If the jack is alive but there is an "equidistant boules" situation at the end of the mène, then neither team scores any points. If the jack is dead at the finish of the end, then if one (and only one) team still has boules left to play, that team scores one point for each boule that it still has in hand. Otherwise neither team scores any points in the end (like an inning in baseball in which neither team scores any runs).
Leisure boules are boules that do not meet the FIPJP standards for competition boules, but are less expensive than competition boules and completely adequate for "backyard" games. Unlike competition boules, leisure boules are a "one size fits all" affair—they come in one weight and size.
Competition boules must meet specifications set by the FIPJP. They must be hollow and made of metal (usually steel) with a diameter between 70.5 and 80 mm (2.78 and 3.15 in) and a weight between 650 and 800 g (23 and 28 oz). When purchasing competition boules, a purchaser has a choice of a number of characteristics of the boules, including the size, weight, and hardness of the boules, as well as the striations (patterned grooves on the surface of the boules).
The jack, or target ball, is a small ball made of wood, traditionally boxwood or beechwood, 30 mm (1.2 in) in diameter. In the past jacks were often left "natural"—unfinished or with a clear finish—but nowadays they are often painted in bright colors. In French, the jack is known by a variety of names, including but (goal or target), cochonnet (piglet), bouchon ("little ball" in provençal language, not related to the French word "bouchon" that designates a bottle stopper), le petit (the little one), and gari ("rat", also in provençal language).
Pétanque can be played on almost any flat, open space. The ground may be irregular and interrupted by trees or rocks, and the surface is likely to be uneven, with some areas hard and smooth and other areas rough and stony. When an area is constructed specifically for the purposes of playing petanque, the playing surface is typically loose gravel, decomposed granite, brick grog or crushed sea shell. Sandy beaches are not suitable, although light plastic boules are sometimes used to adapt the game for the beach. There is no requirement for backboards or sideboards (as in bocce), but dedicated playing areas are often enclosed in boards or some other structural barrier.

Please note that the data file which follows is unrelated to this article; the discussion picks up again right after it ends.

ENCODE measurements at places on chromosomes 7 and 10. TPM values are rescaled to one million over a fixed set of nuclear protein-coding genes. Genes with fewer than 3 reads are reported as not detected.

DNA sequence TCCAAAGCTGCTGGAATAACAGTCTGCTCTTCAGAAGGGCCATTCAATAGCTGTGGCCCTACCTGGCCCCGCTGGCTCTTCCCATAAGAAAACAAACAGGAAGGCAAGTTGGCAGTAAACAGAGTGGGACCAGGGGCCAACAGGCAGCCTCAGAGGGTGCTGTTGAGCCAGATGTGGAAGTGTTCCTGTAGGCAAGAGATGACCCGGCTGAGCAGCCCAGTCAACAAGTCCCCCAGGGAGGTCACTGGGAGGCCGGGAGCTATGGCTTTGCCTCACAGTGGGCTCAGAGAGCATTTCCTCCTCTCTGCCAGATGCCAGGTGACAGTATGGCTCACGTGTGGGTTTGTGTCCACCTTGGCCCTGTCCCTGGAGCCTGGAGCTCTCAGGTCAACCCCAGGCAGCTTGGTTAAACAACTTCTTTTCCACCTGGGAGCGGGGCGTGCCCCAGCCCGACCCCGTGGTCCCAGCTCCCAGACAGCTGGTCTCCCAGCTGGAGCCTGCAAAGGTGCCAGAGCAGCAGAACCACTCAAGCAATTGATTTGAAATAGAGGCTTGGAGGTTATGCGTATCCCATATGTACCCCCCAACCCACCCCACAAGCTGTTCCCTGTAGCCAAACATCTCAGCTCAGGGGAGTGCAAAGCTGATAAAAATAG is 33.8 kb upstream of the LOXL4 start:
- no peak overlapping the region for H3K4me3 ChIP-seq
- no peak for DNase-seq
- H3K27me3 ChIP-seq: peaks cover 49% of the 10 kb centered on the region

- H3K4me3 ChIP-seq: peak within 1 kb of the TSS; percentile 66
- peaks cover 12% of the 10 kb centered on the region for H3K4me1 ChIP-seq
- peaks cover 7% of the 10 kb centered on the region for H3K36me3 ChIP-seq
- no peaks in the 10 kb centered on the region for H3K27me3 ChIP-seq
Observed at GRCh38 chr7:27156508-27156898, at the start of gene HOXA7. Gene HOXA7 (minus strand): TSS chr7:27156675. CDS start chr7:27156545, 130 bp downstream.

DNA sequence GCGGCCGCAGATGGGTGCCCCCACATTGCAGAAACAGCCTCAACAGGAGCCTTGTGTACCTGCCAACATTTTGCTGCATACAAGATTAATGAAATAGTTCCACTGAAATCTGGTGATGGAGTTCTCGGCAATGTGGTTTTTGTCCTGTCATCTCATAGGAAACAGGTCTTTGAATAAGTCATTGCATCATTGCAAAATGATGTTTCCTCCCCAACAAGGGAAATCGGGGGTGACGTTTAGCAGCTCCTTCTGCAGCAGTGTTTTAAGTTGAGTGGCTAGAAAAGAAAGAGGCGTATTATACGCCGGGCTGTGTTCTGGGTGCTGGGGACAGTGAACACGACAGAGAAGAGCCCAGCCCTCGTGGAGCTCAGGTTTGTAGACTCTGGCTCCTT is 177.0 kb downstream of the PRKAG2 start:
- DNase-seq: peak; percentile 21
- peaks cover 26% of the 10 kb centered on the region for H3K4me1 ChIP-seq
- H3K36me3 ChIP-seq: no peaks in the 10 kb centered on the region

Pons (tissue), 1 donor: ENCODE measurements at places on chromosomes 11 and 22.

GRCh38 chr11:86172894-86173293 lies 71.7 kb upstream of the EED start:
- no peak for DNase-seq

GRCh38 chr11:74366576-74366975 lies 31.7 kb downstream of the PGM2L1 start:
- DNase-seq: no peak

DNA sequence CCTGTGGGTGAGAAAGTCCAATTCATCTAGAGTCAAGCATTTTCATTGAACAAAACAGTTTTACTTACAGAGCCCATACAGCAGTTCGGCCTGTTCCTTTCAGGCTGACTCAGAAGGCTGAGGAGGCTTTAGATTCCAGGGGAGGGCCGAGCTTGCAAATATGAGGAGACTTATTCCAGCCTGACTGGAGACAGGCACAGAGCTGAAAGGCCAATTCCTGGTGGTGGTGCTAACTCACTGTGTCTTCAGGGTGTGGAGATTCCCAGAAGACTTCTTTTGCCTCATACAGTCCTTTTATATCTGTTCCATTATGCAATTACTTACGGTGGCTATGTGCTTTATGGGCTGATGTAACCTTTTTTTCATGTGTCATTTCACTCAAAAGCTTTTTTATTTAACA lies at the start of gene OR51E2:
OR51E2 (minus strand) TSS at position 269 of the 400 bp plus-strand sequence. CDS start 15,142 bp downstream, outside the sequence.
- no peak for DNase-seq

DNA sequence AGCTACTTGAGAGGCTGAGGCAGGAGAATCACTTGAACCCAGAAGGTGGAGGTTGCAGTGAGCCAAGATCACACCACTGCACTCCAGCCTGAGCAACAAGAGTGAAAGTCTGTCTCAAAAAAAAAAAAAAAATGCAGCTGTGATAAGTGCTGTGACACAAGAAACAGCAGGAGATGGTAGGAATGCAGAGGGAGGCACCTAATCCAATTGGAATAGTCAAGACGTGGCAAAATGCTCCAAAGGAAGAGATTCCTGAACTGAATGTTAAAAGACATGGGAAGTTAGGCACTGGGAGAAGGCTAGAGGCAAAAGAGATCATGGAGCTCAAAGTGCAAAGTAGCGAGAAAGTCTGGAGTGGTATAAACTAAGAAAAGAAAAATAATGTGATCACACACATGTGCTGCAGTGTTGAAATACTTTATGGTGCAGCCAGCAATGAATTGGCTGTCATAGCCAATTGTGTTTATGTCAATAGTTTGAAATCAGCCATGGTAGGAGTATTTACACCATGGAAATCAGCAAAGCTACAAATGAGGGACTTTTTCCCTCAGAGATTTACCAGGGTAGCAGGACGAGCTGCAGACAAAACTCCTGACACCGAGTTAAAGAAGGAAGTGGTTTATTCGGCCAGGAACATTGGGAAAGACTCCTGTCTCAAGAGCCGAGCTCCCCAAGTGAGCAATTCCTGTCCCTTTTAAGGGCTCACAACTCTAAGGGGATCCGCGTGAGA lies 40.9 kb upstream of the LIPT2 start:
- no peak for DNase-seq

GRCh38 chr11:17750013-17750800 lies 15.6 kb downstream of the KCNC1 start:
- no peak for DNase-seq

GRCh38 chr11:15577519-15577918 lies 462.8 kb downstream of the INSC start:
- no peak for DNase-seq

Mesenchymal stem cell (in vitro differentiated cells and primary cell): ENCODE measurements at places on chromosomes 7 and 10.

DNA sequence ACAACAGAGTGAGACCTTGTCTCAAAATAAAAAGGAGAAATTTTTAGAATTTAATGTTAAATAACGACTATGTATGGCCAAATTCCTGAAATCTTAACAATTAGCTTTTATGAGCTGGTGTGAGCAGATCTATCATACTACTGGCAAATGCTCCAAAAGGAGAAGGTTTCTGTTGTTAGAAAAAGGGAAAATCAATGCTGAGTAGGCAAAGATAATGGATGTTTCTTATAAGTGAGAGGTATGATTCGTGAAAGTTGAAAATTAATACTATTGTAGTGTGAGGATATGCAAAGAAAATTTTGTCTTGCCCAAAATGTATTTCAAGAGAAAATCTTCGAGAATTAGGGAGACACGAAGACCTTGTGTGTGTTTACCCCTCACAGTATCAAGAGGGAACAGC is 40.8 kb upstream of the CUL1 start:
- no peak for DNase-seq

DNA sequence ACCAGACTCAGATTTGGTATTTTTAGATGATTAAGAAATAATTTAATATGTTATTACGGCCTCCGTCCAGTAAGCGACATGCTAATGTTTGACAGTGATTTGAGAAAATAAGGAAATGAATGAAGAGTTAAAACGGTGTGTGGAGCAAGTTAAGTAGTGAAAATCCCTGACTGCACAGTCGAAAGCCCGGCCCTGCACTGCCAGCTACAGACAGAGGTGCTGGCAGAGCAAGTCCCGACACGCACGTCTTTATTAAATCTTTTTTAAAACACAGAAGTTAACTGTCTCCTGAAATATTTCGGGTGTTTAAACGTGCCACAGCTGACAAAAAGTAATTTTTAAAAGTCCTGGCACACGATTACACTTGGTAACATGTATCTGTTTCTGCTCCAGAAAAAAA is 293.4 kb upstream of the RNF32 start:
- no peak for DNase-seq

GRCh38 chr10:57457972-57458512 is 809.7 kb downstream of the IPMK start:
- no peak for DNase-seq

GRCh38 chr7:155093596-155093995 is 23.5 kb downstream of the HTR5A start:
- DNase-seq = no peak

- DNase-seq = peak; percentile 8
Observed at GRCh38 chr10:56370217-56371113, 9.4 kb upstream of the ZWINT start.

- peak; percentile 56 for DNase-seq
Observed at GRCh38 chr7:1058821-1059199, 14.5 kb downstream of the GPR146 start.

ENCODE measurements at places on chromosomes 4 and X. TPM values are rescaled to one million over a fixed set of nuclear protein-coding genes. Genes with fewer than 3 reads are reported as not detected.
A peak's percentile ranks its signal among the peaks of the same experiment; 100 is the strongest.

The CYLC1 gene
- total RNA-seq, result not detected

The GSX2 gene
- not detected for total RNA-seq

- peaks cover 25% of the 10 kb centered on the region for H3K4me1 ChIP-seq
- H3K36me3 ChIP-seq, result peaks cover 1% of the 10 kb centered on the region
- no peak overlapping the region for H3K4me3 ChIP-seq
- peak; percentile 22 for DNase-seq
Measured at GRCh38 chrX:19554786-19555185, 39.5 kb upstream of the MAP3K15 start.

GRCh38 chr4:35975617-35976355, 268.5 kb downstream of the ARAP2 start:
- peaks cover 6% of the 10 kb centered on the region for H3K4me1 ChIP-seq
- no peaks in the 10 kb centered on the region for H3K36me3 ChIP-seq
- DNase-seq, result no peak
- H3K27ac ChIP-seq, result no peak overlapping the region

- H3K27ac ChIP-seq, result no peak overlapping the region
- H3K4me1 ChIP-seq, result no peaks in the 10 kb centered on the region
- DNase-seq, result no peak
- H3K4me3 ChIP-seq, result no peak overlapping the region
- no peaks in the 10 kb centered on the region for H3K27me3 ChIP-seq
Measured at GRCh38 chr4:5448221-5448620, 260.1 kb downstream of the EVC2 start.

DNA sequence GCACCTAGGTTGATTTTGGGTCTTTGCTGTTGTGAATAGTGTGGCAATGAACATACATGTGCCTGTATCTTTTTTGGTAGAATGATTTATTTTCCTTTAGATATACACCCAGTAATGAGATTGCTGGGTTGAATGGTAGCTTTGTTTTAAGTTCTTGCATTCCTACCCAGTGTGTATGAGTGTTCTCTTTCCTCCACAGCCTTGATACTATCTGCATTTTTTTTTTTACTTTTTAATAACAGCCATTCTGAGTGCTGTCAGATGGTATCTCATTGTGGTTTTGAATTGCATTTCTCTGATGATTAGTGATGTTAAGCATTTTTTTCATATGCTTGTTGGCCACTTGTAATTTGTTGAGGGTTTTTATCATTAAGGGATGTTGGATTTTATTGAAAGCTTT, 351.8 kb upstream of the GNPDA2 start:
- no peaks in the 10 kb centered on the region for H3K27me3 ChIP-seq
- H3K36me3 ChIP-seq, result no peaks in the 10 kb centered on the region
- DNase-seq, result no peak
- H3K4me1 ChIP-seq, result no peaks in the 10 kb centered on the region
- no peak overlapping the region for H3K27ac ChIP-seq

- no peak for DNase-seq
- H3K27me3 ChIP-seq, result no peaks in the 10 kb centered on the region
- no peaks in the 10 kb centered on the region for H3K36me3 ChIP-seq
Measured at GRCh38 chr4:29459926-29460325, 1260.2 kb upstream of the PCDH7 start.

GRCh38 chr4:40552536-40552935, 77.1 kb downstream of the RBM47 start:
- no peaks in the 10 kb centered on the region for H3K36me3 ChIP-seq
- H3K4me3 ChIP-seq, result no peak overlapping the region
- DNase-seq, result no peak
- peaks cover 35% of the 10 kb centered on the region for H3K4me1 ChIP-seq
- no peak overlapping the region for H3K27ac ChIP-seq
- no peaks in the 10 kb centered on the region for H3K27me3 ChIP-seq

In France, village squares and park pathways are often used as pétanque playing areas. In addition, many towns have recreational facilities (boulodromes) constructed especially for playing pétanque.
An area where a single pétanque game is played is called a terrain. A "playing area" (aire de jeu) is an area containing one or more terrains. For tournaments, a large playing area is subdivided and marked off (typically using nails and string) into rectangular marked terrains (also known as "lanes" (cadres) or "pistes") so that multiple games may be carried on simultaneously. For tournament play, a marked terrain is a rectangle at least 4 metres (13 ft) wide and 15 metres (49 ft) long.
In the United States, proponents of pétanque such as author Byron Putman often urge the use of non-dedicated public terrains—public walking paths, playground areas, dirt/gravel parking lots, and baseball infields – as terrains.
Generally speaking, a player throws a boule with one of two objectives.
The best throw is called a carreau. It is a shot that knocks away the opponent's boule, leaving the thrown boule exactly in its place.
Players who are skilful enough to shoot effectively are called shooters; players who usually point are called pointers. (The French terms are tireur and pointeur, respectively.) As a matter of strategy, pointers play first and shooters are held in reserve in case the opponents place well. Good pointing is what scores points, but national and international championships are usually dominated by skilful shooters, who target any opposing boule that comes close to scoring.
Some strategic considerations involved in the throw of a boule include:
Strategic considerations involved in the throw of the jack include:
Playing pétanque in the late afternoon at Aigues-Mortes
Men playing pétanque next to the Fort St. Louis in Toulon.
The 2006 Pétanque World Championship in Grenoble, France
Action on the Pétanque field in Batignolles.
Pétanque players at the port of Bonifacio in 1975
|Wikimedia Commons has media related to Pétanque.|